“If you think of standardization as the best that you know today, but which is to be improved tomorrow; you get somewhere.” – Henry Ford
So let’s start this journey with what’s a PMO; later, I’ll write about PMO’s activities, challenges and how to setup an effective PMO (at least as we did).
I hope you’ll find interesting this series. Have a good read and remember to rate the article.
A Project Management Office (PMO) is a group or department within a business, agency or enterprise that defines and maintains standards for project management within the organization.
The concept of PMO was originated in the 1950s when its role was mainly in the military or in critical projects that was staffed with specialized project staff to ensure completion.
Their purpose was to control specific projects and be closer to the customer.
The primary goal of a PMO is to achieve benefits from standardizing and following project management policies, processes and methods.
Over time, a PMO generally will become an important vehicle within organizations to provide project management services that support the organization’s projects delivery and contribute to their performance through guidance, documentation, and metrics related to the practices involved in managing and implementing projects.
Some PMOs are separate entities reporting to higher levels of the organization, while others are embedded within divisions or another function within the organization.
Some PMOs are called Center of Excellence (CoE).
The PMO Lifecycle is divided into three main phases:
It’s known as the assessment phase or the discovery phase; the purpose is to define the organization’s objective in creating a PMO, identifying the goals and determining the short term and long term plan in the form of a defined roadmap.
We should work with the executive team and senior management to establish the goals answering to some questions:
The roadmap should include details on how the PMO will be established; the costs, resources and the timeframe for the build-out.
It’s the implementation phase of PMO; in this phase we should establish an execution plan for implementing the approved roadmap activities.
It’s a sort of continuous improvement sustaining the performance of the PMO and contributing to the success of the PMO in the organization.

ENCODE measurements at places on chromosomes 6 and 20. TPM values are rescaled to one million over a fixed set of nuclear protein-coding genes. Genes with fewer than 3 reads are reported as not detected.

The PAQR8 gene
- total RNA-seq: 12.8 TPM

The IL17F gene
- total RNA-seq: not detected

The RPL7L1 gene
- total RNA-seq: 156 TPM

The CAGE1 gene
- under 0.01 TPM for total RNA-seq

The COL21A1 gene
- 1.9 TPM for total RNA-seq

In order to get a real success, we should establish an effective feedback loop system incorporating organization voice into the improvements.
Note that we could treat the first two phases as single projects; the third phase is operational (it runs the day-to-day activities and addresses the continuous improvement).
In this article I’ll provide you only an overview of the types and roles of the various PMOs; in the next articles, we’ll analyze the types in every detail.
There are three types of PMO, Project-based, Program-based and Portfolio-based PMO; before implementing one of them, we should establish what type of PMO our organization requires, whether it is a Project, Program or Portfolio Management Office.
The Project-based PMO has a focus on project level deliverables.
Its area of focus include:
The Program-based PMO has a focus on program level outcomes.
The Portfolio-based PMO has a focus on portfolio level outcomes and how to align organization strategic initiatives to realize benefits.
That’s all for now; in the next weeks, we’ll deepen the activities and the challenges of every type of PMO.
I’m an enthusiastic and highly motivated PMP and Prince2 (Foundation) Senior Program Manager with 16+ years experience in the Healthcare industry. I often work in highly pressurized and challenging environments, managing a large-scale software development program up to an order value of €6M. I’m extremely professional in approach and behaviour, adaptable to change, very meticulous, collaborative, energetic, resilient, innovative, proactive and pragmatic. I’m passionate about process improvement, technology innovation, knowledge sharing techniques and how businesses can capitalize on social media integration. My greatest strength is helping to focus my organization’s efforts on the activities necessary to achieve strategic goals and objectives in order to consistently meet both the customer’s and business’ needs; on time and under budget.
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